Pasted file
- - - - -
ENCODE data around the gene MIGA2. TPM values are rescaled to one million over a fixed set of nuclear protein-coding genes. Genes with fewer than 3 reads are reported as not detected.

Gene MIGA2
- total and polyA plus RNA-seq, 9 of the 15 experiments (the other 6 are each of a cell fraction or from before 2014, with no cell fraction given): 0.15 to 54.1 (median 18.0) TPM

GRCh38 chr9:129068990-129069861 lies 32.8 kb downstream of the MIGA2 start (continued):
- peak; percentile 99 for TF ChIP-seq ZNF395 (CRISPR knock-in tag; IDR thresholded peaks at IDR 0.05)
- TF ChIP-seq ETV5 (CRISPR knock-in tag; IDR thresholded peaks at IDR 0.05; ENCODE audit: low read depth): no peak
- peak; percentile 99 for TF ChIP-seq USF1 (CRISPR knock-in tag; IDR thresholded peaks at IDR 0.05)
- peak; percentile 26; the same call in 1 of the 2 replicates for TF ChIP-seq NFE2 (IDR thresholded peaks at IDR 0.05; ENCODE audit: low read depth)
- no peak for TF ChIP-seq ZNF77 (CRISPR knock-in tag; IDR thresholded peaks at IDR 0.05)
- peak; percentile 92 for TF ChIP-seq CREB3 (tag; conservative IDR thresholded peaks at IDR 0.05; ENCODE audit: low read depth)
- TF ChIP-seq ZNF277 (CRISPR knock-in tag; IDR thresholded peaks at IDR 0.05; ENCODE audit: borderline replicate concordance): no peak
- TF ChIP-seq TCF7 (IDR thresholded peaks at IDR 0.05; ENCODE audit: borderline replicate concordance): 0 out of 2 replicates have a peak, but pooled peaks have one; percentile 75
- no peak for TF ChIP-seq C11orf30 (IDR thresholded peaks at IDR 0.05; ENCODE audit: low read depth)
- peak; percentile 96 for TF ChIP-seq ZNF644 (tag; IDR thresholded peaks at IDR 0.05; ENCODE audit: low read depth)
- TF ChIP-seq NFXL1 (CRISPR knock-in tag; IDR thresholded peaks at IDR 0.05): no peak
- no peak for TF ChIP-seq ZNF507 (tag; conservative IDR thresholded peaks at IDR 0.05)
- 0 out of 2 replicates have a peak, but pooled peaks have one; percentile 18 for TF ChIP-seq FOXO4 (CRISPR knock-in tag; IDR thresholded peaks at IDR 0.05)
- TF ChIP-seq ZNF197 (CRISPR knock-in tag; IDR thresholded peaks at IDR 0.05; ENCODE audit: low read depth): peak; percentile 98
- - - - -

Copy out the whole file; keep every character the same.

ENCODE data around the gene MIGA2. TPM values are rescaled to one million over a fixed set of nuclear protein-coding genes. Genes with fewer than 3 reads are reported as not detected.

Gene MIGA2
- total and polyA plus RNA-seq, 9 of the 15 experiments (the other 6 are each of a cell fraction or from before 2014, with no cell fraction given): 0.15 to 54.1 (median 18.0) TPM

GRCh38 chr9:129068990-129069861 lies 32.8 kb downstream of the MIGA2 start (continued):
- peak; percentile 99 for TF ChIP-seq ZNF395 (CRISPR knock-in tag; IDR thresholded peaks at IDR 0.05)
- TF ChIP-seq ETV5 (CRISPR knock-in tag; IDR thresholded peaks at IDR 0.05; ENCODE audit: low read depth): no peak
- peak; percentile 99 for TF ChIP-seq USF1 (CRISPR knock-in tag; IDR thresholded peaks at IDR 0.05)
- peak; percentile 26; the same call in 1 of the 2 replicates for TF ChIP-seq NFE2 (IDR thresholded peaks at IDR 0.05; ENCODE audit: low read depth)
- no peak for TF ChIP-seq ZNF77 (CRISPR knock-in tag; IDR thresholded peaks at IDR 0.05)
- peak; percentile 92 for TF ChIP-seq CREB3 (tag; conservative IDR thresholded peaks at IDR 0.05; ENCODE audit: low read depth)
- TF ChIP-seq ZNF277 (CRISPR knock-in tag; IDR thresholded peaks at IDR 0.05; ENCODE audit: borderline replicate concordance): no peak
- TF ChIP-seq TCF7 (IDR thresholded peaks at IDR 0.05; ENCODE audit: borderline replicate concordance): 0 out of 2 replicates have a peak, but pooled peaks have one; percentile 75
- no peak for TF ChIP-seq C11orf30 (IDR thresholded peaks at IDR 0.05; ENCODE audit: low read depth)
- peak; percentile 96 for TF ChIP-seq ZNF644 (tag; IDR thresholded peaks at IDR 0.05; ENCODE audit: low read depth)
- TF ChIP-seq NFXL1 (CRISPR knock-in tag; IDR thresholded peaks at IDR 0.05): no peak
- no peak for TF ChIP-seq ZNF507 (tag; conservative IDR thresholded peaks at IDR 0.05)
- 0 out of 2 replicates have a peak, but pooled peaks have one; percentile 18 for TF ChIP-seq FOXO4 (CRISPR knock-in tag; IDR thresholded peaks at IDR 0.05)
- TF ChIP-seq ZNF197 (CRISPR knock-in tag; IDR thresholded peaks at IDR 0.05; ENCODE audit: low read depth): peak; percentile 98